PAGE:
Examples of Code-Meshing
Two categories have been created to organize the examples of code-meshing we have collected: Code-meshing in the Real World and Code-meshed Academic Works.
Code-meshing in the Real World: here you will see a wide variety of code-meshed texts and videos. Several of these come from pop culture such as TV shows (A Different World), comedians (Key & Peele), hip-hop music (Chance the Rapper), and even Broadway musicals (In the Heights). Others feature works of literature by authors who reflect on their heritage and foreground their native languages and dialects vis-à-vis the dominant language and discourse, including The Brief Wondrous Life of Oscar Wao, Beyond the Rice Fields, and Sozaboy. In addition to its code-meshed title, Borderlands/ La frontera even crosses registers and genres, incorporating poetry, ethnography, autobiography, and sociopolitical history. Other texts discuss the authors’ familial languages directly such as in the writings of Amy Tan and Zadie Smith. Some of the videos you will see explore code-meshing across spoken and signed languages like at the “Signs” restaurant in Toronto.
We’ve also found some less-obvious examples of code-meshing such as a preface to an ethnic cookbook (Permission to Speak, Afro-Vegan) and in a TED talk by Jamila Lyiscott. Code-meshing may even be found in presidential greetings! (“Wha gwaan Jamaica!”)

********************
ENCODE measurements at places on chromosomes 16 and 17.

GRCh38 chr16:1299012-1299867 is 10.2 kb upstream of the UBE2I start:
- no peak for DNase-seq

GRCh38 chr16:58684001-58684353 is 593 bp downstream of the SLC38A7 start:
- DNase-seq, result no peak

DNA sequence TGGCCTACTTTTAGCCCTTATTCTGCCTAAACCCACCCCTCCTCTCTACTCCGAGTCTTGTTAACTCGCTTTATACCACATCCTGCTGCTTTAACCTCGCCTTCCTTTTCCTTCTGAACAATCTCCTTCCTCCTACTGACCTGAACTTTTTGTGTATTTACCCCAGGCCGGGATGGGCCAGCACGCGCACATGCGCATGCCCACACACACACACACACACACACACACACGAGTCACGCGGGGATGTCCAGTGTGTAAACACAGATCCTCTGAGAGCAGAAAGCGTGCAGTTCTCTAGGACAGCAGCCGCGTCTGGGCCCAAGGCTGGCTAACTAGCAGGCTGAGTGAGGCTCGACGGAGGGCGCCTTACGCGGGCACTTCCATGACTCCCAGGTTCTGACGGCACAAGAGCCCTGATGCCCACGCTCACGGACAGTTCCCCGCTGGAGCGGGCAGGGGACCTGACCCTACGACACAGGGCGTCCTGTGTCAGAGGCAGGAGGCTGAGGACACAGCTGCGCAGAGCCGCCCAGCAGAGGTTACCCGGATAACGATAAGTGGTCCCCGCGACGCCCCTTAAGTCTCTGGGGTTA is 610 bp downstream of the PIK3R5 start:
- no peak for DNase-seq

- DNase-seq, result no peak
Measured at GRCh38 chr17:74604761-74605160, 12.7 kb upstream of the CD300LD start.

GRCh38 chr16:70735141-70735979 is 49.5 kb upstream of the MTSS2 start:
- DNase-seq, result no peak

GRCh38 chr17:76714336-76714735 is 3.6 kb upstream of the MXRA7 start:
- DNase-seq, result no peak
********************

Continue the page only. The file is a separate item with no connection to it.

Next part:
Other ‘real world’ code-meshing resources we have collected are academic studies which have observed and traced the intricacies of mixed languages (including pidgins and creoles) around the globe (APiCS) and the diversity of dialects within a single language, like English (Do You Speak American?)
Code-Meshed Academic Works: here you will find examples of scholars who have used code-meshing in a variety of ways. It has long been common to use code-meshing across registers (often in the title such as in To Study Err-making is Cognitive Science or Blowin’ in the Wind), and more recently there has been a move towards using code-meshing across languages and dialects. In all cases, code-meshing allows scholars to reveal and express their distinct, insightful perspectives. They take ownership of their language as well as their voice, presence, and identity as a communicator. Some consistently use it as a writing strategy for an entire essay (Should Writers Use They Own English?) or even an entire book (Talkin’ and Testifyin’). Others use it in their academic works at strategic junctures to make a point or take a stance (Racism in Writing Programs).
Feel free to explore the examples collected in this site. What patterns do you notice? How might certain examples be relevant to your own writing courses, assignments, and students? How might others be less relevant?
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